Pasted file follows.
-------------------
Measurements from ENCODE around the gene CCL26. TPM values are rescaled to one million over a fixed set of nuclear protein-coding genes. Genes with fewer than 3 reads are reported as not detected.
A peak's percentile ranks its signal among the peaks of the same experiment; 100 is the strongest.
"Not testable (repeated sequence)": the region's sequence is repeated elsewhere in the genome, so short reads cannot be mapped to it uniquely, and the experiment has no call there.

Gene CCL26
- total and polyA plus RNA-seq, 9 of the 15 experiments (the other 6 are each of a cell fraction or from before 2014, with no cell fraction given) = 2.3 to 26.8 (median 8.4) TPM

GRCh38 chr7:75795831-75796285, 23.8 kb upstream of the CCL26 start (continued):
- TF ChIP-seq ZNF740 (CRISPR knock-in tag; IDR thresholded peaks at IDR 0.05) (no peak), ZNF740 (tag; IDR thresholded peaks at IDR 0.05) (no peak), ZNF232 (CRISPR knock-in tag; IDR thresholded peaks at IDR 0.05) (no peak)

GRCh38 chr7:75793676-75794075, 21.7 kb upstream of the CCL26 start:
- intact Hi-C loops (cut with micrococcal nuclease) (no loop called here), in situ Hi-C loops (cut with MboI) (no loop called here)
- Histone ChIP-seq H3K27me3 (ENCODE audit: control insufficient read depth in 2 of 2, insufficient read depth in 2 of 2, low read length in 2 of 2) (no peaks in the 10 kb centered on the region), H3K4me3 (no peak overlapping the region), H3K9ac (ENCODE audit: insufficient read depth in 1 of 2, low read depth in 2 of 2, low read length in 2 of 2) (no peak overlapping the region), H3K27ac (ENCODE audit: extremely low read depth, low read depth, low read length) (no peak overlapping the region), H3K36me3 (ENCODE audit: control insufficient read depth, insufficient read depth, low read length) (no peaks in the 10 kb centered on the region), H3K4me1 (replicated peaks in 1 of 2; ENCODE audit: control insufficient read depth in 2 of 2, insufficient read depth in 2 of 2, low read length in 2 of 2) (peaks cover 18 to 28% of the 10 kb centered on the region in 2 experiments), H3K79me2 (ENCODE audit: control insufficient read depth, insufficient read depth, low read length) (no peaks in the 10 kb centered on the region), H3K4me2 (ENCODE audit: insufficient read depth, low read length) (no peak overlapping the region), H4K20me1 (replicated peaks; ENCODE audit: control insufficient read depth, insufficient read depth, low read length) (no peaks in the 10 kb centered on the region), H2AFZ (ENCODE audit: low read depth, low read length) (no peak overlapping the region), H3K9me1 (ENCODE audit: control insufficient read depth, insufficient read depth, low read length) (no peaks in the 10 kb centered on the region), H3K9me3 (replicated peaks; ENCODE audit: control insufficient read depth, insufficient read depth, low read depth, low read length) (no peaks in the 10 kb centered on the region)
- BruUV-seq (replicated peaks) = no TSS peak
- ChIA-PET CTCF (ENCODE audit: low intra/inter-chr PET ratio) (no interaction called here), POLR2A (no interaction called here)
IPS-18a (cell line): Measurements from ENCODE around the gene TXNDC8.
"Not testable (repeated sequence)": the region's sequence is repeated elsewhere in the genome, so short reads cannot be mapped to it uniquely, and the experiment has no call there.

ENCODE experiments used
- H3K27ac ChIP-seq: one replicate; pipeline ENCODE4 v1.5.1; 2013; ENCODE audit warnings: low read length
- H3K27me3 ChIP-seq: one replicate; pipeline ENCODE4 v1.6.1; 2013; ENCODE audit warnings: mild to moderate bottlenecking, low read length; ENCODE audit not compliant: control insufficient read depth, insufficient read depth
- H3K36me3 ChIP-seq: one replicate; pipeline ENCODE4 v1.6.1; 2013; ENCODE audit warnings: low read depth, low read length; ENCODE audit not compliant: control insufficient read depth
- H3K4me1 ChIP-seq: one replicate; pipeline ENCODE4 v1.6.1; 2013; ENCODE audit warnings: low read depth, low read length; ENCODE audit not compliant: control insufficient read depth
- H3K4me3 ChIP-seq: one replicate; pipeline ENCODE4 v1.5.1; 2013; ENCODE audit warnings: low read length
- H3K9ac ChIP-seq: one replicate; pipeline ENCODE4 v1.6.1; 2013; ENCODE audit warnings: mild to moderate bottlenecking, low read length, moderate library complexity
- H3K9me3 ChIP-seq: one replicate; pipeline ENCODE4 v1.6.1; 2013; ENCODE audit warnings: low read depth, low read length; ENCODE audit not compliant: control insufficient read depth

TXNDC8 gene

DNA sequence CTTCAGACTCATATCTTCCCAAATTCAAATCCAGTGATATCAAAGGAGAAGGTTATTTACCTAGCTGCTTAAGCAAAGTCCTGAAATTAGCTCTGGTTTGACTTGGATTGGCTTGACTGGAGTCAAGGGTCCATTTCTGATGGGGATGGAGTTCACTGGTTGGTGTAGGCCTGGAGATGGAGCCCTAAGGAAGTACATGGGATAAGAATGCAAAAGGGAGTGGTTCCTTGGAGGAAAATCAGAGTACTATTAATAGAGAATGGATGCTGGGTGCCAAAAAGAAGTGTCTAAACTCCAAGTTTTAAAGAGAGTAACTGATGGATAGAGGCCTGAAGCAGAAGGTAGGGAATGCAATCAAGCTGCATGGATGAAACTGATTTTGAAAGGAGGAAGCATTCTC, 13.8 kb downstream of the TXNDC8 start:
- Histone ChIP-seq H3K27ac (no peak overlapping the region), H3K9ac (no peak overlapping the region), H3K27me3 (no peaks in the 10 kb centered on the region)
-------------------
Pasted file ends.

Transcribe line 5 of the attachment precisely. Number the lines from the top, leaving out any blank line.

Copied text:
- total and polyA plus RNA-seq, 9 of the 15 experiments (the other 6 are each of a cell fraction or from before 2014, with no cell fraction given) = 2.3 to 26.8 (median 8.4) TPM